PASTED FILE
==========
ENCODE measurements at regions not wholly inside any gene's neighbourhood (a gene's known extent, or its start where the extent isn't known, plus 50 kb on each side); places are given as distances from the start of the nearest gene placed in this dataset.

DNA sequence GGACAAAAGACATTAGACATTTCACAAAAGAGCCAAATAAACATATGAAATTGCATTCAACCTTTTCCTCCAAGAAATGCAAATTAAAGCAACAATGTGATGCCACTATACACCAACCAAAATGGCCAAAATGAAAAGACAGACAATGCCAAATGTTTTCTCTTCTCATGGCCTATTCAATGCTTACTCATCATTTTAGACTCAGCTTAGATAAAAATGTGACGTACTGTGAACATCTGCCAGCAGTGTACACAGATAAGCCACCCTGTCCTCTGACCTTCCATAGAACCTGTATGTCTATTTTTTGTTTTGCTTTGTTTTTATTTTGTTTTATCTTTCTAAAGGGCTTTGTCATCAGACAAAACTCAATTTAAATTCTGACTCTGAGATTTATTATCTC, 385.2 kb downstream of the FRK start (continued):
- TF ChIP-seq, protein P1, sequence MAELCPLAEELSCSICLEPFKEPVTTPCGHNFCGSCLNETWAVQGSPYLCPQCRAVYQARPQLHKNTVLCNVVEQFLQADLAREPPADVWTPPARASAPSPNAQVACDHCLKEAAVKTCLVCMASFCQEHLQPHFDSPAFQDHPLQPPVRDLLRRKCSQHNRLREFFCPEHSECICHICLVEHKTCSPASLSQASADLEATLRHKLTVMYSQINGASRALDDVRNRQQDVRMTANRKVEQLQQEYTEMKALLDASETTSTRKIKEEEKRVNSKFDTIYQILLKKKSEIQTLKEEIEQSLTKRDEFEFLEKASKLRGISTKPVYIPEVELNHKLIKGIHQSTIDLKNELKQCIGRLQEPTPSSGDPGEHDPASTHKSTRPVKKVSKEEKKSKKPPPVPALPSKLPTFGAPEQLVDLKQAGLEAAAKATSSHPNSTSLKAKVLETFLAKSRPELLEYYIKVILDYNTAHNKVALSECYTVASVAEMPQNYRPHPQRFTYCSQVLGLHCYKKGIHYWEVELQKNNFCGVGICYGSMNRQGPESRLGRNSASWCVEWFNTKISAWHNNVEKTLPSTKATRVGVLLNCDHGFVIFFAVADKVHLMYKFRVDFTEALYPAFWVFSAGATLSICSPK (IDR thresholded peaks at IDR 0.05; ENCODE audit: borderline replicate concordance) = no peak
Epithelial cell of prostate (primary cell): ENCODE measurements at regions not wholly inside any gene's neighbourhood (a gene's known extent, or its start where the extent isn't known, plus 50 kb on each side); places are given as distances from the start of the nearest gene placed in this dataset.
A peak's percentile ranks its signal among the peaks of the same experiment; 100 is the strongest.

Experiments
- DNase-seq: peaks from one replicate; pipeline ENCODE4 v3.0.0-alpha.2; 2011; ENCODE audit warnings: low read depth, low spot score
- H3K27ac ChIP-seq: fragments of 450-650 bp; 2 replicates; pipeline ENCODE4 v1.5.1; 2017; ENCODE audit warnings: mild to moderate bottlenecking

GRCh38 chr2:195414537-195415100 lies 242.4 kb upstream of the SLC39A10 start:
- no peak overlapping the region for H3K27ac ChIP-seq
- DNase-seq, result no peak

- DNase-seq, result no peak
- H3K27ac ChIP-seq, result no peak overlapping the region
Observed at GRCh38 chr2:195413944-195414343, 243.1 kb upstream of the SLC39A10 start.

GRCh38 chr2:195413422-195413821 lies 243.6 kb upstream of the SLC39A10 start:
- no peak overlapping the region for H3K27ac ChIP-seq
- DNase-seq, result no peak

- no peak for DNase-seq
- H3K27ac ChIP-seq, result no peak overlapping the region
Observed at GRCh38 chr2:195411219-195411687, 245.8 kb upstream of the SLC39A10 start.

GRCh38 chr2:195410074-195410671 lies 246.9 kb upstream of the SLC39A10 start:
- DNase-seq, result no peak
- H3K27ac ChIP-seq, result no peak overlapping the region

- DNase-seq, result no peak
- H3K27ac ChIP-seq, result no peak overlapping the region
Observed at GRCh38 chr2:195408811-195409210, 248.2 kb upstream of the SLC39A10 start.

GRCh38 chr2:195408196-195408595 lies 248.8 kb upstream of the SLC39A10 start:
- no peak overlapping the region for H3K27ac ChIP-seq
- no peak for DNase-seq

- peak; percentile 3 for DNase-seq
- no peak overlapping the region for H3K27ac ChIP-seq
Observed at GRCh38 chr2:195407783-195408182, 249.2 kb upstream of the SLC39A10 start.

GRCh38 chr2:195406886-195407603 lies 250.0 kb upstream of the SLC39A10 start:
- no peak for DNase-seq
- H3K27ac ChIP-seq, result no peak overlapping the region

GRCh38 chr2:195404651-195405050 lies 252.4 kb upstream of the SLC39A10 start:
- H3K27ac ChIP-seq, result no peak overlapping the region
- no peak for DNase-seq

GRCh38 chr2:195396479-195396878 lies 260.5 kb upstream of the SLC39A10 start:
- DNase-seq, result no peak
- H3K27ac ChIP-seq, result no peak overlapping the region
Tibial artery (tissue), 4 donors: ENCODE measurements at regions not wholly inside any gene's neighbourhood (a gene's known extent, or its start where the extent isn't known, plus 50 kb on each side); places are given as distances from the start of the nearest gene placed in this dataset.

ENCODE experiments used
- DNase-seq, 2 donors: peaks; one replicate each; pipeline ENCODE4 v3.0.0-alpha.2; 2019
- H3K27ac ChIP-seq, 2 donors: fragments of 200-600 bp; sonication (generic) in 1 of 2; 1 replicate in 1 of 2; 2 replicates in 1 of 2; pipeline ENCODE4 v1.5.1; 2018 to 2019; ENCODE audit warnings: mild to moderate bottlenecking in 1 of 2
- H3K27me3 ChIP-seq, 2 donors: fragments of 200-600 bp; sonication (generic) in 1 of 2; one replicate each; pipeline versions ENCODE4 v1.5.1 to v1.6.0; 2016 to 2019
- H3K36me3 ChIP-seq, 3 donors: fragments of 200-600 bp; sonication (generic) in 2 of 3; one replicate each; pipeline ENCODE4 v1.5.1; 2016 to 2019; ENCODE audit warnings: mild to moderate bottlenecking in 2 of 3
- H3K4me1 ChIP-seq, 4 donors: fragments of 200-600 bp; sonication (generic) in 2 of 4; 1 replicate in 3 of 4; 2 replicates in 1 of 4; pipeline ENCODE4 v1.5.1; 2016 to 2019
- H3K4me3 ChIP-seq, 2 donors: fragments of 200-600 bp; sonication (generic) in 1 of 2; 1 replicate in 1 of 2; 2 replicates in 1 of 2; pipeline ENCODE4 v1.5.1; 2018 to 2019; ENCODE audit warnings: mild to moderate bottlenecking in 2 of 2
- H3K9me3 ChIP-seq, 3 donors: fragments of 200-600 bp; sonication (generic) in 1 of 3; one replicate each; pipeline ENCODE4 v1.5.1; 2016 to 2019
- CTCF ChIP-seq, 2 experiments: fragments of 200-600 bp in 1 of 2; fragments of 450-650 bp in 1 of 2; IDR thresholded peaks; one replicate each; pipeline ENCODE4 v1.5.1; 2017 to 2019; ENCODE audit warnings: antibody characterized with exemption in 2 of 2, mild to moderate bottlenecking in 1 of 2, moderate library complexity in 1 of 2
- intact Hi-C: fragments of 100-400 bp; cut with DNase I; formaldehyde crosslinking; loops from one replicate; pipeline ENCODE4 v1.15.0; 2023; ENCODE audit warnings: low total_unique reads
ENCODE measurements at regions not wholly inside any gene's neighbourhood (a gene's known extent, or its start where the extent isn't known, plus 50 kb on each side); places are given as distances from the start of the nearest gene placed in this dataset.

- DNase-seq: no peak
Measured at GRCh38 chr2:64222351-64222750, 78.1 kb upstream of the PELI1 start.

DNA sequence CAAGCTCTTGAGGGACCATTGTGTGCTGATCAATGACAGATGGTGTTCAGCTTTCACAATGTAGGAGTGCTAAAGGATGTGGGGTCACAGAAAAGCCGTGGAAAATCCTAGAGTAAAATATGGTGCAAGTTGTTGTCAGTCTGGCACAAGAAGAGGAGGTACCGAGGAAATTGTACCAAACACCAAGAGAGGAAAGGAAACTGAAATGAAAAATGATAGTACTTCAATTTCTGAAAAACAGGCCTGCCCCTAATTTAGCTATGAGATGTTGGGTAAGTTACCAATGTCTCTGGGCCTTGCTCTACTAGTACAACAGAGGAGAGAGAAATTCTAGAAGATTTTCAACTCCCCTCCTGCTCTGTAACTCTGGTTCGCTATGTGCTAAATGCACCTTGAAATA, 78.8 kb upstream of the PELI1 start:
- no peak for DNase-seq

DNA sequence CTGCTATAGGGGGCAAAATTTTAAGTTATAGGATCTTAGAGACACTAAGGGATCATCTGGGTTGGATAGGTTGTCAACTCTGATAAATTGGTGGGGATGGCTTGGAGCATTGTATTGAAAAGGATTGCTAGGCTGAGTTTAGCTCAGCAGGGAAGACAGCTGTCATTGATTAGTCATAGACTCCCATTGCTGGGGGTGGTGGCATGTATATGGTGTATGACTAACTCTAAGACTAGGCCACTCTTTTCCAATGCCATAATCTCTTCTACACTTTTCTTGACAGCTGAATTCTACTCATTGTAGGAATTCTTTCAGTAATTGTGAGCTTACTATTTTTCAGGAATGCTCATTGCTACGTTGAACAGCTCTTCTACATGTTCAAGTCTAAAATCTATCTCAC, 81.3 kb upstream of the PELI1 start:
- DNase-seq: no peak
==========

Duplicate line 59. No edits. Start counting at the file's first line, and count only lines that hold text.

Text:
- DNase-seq: no peak